Bronell on target as Stripes' marksmanship choice
When the firing was over at January’s European marksmanship championships, Heidelberg senior Katelyn Bronell knew she had ended her four-year high school shooting career with a good score.
However, the Stars and Stripes marksman of the year for 2011 didn’t know whether it would be good enough to win her first European overall title.
“I was very nervous,” she recalled Thursday at her home range about the wait for the final scoring to end. “I kept telling myself, ‘No way, no way. This can’t be true.’ ”
The tension mounted as the coaches and judges minutely examined each of the silver-dollar-sized targets with bull’s-eyes smaller than the diameter of a pencil eraser.
“I dug around in our bag for broken binoculars, trying to spy on the judges’ stand,” said Bronell, the battalion commander of Heidelberg’s Junior ROTC unit. “My teammates were laughing at me.”
When the judges had finished, Bronell emerged as the individual overall champion, scoring 281 of a possible 300 points to edge Erin Redden of team champion Hohenfels by three points. Bronell, who posted the top standing score the previous year, tied for second this year with a 90-of-100 mark, and won the kneeling title outright with a 96.
None of which surprised Hohenfels coach Bruce Andrews, the man who coached Bronell during her first two years as a marksman and, according to Bronell, taught her everything she knows.
“She’s tough,” Andrews said by telephone recently. “She doesn’t look tough, but she is.”
As an example, Andrews cited last year’s championships.
“She had a difficult time in prone. That’s the first position we shoot. She made a mistake, but she had the guts and backbone to recover and post a good score in the standing.”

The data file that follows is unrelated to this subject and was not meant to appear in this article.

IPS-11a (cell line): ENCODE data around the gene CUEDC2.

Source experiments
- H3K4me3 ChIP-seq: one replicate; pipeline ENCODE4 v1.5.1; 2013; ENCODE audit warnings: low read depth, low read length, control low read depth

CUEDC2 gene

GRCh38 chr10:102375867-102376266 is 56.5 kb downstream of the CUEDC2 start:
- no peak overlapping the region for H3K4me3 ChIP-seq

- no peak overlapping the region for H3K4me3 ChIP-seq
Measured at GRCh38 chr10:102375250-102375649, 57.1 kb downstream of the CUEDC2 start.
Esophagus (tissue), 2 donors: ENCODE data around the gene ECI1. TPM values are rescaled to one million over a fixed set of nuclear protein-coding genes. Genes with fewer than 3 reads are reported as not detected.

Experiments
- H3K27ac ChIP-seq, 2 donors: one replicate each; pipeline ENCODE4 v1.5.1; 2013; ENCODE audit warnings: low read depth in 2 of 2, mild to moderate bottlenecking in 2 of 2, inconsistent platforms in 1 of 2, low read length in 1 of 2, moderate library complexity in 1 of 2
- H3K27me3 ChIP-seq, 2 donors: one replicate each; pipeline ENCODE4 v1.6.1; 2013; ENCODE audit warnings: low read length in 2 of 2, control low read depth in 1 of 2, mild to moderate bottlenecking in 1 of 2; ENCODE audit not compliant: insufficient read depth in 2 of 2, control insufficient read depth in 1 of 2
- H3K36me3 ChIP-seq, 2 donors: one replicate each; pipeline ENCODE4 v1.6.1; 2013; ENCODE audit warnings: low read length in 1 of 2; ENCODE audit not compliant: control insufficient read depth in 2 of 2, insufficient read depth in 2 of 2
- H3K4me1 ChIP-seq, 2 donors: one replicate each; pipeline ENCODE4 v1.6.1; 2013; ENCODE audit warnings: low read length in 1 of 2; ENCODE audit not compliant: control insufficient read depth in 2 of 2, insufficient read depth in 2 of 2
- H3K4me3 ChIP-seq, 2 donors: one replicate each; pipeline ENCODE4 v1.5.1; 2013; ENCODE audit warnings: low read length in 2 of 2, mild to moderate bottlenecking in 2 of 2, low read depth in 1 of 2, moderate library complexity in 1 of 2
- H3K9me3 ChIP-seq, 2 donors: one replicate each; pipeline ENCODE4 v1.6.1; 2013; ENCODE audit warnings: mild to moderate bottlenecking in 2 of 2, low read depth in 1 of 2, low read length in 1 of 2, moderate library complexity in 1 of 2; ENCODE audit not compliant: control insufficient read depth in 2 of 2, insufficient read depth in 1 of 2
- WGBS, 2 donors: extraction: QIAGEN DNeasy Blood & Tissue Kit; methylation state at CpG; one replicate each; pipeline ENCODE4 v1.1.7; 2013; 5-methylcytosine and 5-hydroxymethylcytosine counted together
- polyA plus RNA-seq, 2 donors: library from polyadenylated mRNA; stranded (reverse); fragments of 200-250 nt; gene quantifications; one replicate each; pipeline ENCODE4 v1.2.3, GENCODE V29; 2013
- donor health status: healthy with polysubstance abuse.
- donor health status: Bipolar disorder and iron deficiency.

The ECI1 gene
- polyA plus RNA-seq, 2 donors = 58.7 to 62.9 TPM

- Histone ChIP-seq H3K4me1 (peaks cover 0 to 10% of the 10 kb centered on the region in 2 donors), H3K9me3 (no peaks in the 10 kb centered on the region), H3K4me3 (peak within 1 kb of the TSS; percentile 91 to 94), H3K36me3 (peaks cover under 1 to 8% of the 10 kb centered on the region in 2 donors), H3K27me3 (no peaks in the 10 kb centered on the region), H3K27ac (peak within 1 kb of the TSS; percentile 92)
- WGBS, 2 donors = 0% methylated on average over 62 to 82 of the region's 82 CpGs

This year, Bronell fired a 95 in the prone position during the championship match at Baumholder High School, a score that placed her just out of the top finishers in that position.
Bronell said she was able to shoot well at Europeans because she regarded it as just another meet. That mind-set proved crucial.
“I was kind of anxious, but I kind of felt the same,” Bronell said. “In shooting, it’s a lot mental. You have to focus all attention on the fundamentals.”
Especially under the pressure of a season-ending, last-chance meet. According to Bronell’s current coach, Andrew King, his ace’s devotion to swimming helps her, despite the lost practice time on the shooting range.
“In rifle, you practically have to fall asleep before you shoot,” King said. “You have to slow your body down. Swimming allows her to relieve stress on the range.”
Also helping her shoot well is her gender, Bronell said.
“We have hips where we can rest our elbows,” said the 17-year-old, who expects to attend Marquette University on a ROTC scholarship next fall and hopes eventually to go to medical school. “Plus, guys have big shoulders. They have to slouch forward.”
For all that, though, Bronell said she had some difficulties this season, when additional duties as battalion commander and swim practice cut into her time for marksmanship.
“In shooting, you can be up and down,” King said of Bronell, who preceded her title-winning outing with a strong showing the previous week. “You can have a good Saturday and then a bad Saturday. She just had two excellent Saturdays in a row.”